HealthCheck, Summer 2021
VOL 12 | NO 3
NovakSince the Health Practice Council’s (HPC) Health Equity Work Group (HEWG) was formed a year ago, the HEWG has put out several discussion briefs, and is planning more in the near future. The HEWG also held a May webinar in which work group members looked at key issues involving health disparities.
The introductory discussion brief, Health Equity from an Actuarial Perspective: Questions to Explore, released in March, frames the questions the HEWG is exploring in four areas: health insurance benefit design; provider contracting and network development; premium pricing; and managing population health.
HealthCheck conducted brief Q&As with key volunteers of the HEWG involved with two of the subsequent discussion briefs—Donna Novak, who led the effort on publishing the Health Equity From an Actuarial Perspective: Health Plan Pricing discussion brief, released in May, and Yi-Ling Lin, who provided leadership on developing the Health Equity From an Actuarial Perspective: Health Plan Benefit Design brief, released in July. (See following two items for more on the discussion briefs and a May webinar covering health equity issues.)
These papers provide a more in-depth look into the questions raised in the initial, framing issue brief. How have the follow-up papers deepened the work group’s understanding of the questions it is exploring? Have there been any surprises as the work group has looked into these issues more? What do you see as the priorities moving forward?
Lin: Our work has been very surprising to me in the sense that I think most people thought about benefits as a very equitable environment as it is. Everyone in the same insurance policy has the same deductible and the network of doctors to choose from. But what seems very equitable on the front end may not be quite so equitable in execution and outcomes. As we continue our work, we are finding ourselves thinking about how equity is even defined, how to measure it, and then perhaps how to impact it in the future.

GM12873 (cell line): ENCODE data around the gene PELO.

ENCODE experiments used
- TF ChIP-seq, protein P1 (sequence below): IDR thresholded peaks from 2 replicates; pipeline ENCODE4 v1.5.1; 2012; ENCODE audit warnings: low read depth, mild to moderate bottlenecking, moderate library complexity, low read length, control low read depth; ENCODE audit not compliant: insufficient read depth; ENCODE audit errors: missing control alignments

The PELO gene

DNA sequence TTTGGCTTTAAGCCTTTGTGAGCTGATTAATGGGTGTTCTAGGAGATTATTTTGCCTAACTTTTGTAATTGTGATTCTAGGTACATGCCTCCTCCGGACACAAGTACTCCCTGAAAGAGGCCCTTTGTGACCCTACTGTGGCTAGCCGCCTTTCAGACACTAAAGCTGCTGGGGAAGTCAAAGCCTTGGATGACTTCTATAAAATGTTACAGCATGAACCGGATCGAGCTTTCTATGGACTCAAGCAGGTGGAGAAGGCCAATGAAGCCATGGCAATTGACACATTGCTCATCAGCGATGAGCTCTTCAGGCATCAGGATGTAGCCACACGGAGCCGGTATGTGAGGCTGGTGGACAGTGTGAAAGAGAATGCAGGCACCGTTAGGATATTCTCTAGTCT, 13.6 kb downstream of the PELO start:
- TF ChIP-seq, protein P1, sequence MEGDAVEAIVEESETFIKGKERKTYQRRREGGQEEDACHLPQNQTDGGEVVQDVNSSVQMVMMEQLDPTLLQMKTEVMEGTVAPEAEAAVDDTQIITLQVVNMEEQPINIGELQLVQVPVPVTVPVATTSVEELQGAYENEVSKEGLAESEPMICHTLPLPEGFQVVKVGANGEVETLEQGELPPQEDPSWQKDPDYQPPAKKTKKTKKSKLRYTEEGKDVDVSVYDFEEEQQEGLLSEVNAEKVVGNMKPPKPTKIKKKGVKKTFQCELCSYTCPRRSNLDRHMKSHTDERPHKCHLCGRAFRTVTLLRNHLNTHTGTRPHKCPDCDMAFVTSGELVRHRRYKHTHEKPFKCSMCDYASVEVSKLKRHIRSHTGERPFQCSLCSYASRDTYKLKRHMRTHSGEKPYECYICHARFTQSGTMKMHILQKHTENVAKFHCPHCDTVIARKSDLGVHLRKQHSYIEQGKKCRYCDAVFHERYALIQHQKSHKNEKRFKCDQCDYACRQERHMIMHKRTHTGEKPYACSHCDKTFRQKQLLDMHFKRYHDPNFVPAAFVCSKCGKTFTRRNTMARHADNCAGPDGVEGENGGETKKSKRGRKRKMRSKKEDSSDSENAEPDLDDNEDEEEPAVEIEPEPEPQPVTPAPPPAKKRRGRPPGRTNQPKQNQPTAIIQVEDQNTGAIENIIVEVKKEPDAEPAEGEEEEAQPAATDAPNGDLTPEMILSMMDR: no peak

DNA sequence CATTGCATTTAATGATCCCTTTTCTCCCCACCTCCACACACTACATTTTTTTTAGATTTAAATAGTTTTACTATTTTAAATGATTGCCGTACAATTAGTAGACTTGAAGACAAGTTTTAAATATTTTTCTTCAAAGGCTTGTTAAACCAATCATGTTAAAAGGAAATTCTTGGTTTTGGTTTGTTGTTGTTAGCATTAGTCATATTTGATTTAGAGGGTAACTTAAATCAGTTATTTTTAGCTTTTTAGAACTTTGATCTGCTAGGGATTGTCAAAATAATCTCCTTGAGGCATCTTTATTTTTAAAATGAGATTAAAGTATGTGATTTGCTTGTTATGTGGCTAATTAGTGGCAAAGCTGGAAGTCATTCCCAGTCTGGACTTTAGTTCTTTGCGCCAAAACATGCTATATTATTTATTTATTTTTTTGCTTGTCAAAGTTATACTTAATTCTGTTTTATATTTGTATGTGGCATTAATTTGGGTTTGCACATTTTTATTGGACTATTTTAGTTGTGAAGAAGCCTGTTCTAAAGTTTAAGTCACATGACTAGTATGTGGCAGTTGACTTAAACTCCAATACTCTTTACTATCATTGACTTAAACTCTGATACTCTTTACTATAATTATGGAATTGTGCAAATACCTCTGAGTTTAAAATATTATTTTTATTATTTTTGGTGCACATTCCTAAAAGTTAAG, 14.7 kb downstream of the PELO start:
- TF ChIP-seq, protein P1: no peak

I think our real challenge as a profession is to step out of the environment we are familiar with and look at things from a different perspective. As actuaries, we are experts at categorizing risks and managing financial outcomes, but we do so much more than that. It is our job to maintain sustainable systems and the work we are doing will hopefully help us all to think more broadly about long-term balance.
Novak: As you can see from these two papers, benefits and pricing are tremendously intertwined. For example, when adding benefits to equal out disparities and enable disadvantaged populations better access to care, the price may increase to cover the added benefits. As we wrote these papers and researched health disparities, we had a number of surprises. For example, it is clear that not just premiums are an issue, but other out-of-pocket costs such as deductibles may keep individuals from accessing care.
Going forward, we are looking at possible research being done in this area. We are finding that there is little or no current research that is directly related to our study questions. The next priority is to identify potential research that the Academy can perform or recommend to other groups. This research could inform the actuarial practice of pricing health benefits.
The HEWG hosted a May 24 webinar, “Health Equity: An Actuarial Perspective,” which offered an important discussion of issues involving health disparities facing our country and an update on the work group’s efforts to address those concerns.
Wayne Rawlins, M.D., MBA, a national expert on health equity and vice president and chief medical officer of WellSpark Health, offered a definition of health equity and described drivers of health disparities and strategies to address them. He was followed by a panel discussion with HEWG Chairperson Annette James and Vice Chairpersons Bela Gorman and Stacey Lampkin. Academy Senior Health Fellow Cori Uccello moderated.
Presenters discussed the work group’s goals and work thus far, including the March discussion brief, Health Equity From an Actuarial Perspective: Questions to Explore. The work group also released a new discussion brief, Health Equity From An Actuarial Perspective: Health Plan Pricing, that focuses on questions related to pricing health insurance products and is part of a series to identify areas that may affect health equity.